stuart haygarth: walks with his head down while looking for things



stuart + magoo chandelier 2009, found optical lenses

today is the last day of stuart haygarth‘s ‘found’ exhibition at the haunch of venison in london. I met stuart and interviewed him in december 2009, shortly after the opening:

M are you a designer or artist?
SH I am an artist-designer.
M do you think it is important to categorize?
SH I don’t personally. but I think a lot of people need that. that’s why I would say artist-designer keep both parties happy. my work is quite art-based but then it is mainly very functional as well.
M you are educated as a photographic-illustrator; a quite 2 dimensional work approach. now you dedicate yourself to 3 d work?
SH the illustrations I was doing weren’t totally 2 dimensional. It was very collage based, a lot of printed material, found objects that tell a story. like I do now. using 2d and 3d things and combine them. It was more photography-illustration. What I am doing now is a natural progression from my illustration work. I do sculptural objects. but I still do the same thing; I still collect objects and materials that tell a story.
M can I picture your house being full with stuff?
SH (laughs) my studio is really rammed with labeled boxes filled up with things I find. and I have two big shipping containers in essex, outside of london. I hold things, I collect them.
M was it the same when you were a child or is it something you developed in the last years?
SH I talked about it with my parents the other day, after they saw the show. I think I remember always walking with my head down looking for things. but I collected badges and football cards, normal stuff.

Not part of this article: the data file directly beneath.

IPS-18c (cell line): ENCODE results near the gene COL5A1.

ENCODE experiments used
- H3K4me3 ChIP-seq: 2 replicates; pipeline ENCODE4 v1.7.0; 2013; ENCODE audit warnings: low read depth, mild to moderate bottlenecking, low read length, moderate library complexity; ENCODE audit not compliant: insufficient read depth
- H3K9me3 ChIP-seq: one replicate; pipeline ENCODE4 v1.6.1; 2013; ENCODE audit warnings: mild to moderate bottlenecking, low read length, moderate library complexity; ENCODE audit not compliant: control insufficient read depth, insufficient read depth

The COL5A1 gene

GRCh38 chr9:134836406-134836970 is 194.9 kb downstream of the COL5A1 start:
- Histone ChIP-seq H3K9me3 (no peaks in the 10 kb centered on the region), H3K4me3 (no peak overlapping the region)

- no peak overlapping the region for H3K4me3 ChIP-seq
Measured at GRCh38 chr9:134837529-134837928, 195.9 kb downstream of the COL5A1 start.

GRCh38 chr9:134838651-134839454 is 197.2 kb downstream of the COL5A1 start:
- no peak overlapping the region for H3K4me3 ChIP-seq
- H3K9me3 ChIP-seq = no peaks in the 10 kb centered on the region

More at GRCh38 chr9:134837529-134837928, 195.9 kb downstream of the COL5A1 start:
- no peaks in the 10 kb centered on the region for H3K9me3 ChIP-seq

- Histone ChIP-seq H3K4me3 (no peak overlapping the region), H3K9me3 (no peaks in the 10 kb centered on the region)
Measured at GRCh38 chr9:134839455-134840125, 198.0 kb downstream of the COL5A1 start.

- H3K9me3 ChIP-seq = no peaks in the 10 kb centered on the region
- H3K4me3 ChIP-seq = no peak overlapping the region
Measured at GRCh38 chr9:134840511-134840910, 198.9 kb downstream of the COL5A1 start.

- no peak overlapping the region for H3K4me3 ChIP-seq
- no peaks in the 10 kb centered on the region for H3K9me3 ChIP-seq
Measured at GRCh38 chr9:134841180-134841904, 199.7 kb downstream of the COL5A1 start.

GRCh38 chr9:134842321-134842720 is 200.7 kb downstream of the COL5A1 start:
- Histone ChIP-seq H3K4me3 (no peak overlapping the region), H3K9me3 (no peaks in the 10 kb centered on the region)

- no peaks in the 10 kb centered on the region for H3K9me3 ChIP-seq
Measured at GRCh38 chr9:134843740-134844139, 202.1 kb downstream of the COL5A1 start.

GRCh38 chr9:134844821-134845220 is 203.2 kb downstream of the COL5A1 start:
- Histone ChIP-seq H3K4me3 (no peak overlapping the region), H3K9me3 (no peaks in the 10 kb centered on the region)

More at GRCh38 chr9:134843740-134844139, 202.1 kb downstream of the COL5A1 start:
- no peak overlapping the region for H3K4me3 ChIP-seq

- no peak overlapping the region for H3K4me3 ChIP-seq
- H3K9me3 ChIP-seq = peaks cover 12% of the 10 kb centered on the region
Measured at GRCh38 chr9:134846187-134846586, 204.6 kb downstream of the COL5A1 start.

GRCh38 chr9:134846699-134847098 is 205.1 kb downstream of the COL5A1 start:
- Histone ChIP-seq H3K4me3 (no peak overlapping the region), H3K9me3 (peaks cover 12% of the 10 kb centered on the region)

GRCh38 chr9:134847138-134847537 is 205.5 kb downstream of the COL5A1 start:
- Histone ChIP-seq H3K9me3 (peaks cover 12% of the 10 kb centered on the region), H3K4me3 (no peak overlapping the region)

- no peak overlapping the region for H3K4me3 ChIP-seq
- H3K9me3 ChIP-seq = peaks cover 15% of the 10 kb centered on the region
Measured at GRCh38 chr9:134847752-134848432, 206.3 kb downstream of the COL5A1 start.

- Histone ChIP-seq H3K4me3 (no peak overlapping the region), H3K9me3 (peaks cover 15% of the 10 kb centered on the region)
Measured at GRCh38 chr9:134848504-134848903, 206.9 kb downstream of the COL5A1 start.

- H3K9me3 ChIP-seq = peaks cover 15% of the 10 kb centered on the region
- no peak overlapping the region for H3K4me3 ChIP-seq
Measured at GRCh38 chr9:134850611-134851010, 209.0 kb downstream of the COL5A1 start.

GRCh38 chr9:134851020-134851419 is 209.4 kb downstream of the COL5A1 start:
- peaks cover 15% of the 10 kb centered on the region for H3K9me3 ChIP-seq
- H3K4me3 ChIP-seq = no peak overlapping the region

M any favourite collected items?
SH the things I collected at the beach, but just man-made things. nothing natural. at the beach, you never know what you will find. and all is free.
M why just man-made stuff?
SH I think, because the materials you find at the beach have changed the aesthetic because of the sand and the salt.
M changed the value?
SH changed the value, the shape. they get discolored. especially the variety of tops show how much manufacturing and consumerism exists in the world. I like the story of why we produce things and then they end up on the beach at their end of their lives.
M I think it is fascinating that you put found objects together. It doesn’t particularly feel put together. It feels like it has to be.
SH that’s good. (grins)
M for example the chandelier, when you come close you see all the pieces and you know what it is. but from far away it looks like a product, it could be mass-produced. when was the moment you put the found objects together and you’ve realized that it became a whole thing?
SH I don’t really know. I don’t get an idea and then collect the objects. I had a different idea for the tops initially and it changed. I scribble notes, and do sketches. I always sort of sit a while with an idea. then I get back to it and see if it’s any good.
M just to imagine it better: you have couple boxes of tops, for example. and you start putting the objects together. are you sitting on the ground with your glue stick?
SH (laughs) I might do a few tests. but I don’t start making them until I am sure that it works.
M do you do it on your own?
SH I do have assistance by now. but putting together and structuring is always totally me.


mirror ball 2009, crushed car wing mirrors
barnacle (black) 2009, cast polyester resin


lighthouse 2009, found plastic tops


wingmirror (cavalier & black cab) 2009,
resin table smashed mirror glass


pleased stuart

draw yourself


describe yourself in one word


draw your favourite object


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